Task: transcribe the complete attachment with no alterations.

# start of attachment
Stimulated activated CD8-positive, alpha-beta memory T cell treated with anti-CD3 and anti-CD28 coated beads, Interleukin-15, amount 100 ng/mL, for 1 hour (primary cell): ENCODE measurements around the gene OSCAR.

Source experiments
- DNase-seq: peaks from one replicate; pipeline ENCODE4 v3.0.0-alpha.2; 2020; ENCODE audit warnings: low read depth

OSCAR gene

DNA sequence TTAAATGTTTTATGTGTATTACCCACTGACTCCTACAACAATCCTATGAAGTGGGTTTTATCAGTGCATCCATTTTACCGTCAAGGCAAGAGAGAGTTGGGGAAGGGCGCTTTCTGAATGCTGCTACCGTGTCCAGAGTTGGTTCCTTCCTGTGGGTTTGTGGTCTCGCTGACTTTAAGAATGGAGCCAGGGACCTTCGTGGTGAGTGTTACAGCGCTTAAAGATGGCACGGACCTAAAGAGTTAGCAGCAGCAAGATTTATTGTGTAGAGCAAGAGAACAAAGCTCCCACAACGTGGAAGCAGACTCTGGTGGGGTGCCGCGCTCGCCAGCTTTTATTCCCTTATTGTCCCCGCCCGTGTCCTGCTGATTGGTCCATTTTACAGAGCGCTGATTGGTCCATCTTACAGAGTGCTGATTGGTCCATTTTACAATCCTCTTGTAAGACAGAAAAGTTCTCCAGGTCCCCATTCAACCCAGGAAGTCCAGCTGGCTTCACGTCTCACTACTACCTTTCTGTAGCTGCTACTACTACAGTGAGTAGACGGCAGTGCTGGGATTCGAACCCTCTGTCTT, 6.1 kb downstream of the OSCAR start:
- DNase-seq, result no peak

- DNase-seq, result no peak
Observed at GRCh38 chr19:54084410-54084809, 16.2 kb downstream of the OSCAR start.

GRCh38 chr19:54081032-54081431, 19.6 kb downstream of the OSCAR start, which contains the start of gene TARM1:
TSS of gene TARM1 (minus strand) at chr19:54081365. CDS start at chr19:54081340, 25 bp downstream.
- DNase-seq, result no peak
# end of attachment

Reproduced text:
Stimulated activated CD8-positive, alpha-beta memory T cell treated with anti-CD3 and anti-CD28 coated beads, Interleukin-15, amount 100 ng/mL, for 1 hour (primary cell): ENCODE measurements around the gene OSCAR.

Source experiments
- DNase-seq: peaks from one replicate; pipeline ENCODE4 v3.0.0-alpha.2; 2020; ENCODE audit warnings: low read depth

OSCAR gene

DNA sequence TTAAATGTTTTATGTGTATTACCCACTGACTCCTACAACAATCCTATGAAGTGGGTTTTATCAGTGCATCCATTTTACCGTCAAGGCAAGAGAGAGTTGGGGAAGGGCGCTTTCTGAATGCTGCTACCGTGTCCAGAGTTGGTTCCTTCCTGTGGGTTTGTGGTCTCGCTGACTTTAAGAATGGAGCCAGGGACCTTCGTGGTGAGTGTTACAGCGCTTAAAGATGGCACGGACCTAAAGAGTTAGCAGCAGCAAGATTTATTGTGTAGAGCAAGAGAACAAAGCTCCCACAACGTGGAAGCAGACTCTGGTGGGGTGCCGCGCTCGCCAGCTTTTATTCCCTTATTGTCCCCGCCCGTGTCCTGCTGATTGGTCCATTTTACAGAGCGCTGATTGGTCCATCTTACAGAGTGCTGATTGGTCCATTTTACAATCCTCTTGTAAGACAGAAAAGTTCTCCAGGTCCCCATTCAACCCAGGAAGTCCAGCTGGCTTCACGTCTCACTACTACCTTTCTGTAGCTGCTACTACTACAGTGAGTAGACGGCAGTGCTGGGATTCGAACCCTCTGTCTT, 6.1 kb downstream of the OSCAR start:
- DNase-seq, result no peak

- DNase-seq, result no peak
Observed at GRCh38 chr19:54084410-54084809, 16.2 kb downstream of the OSCAR start.

GRCh38 chr19:54081032-54081431, 19.6 kb downstream of the OSCAR start, which contains the start of gene TARM1:
TSS of gene TARM1 (minus strand) at chr19:54081365. CDS start at chr19:54081340, 25 bp downstream.
- DNase-seq, result no peak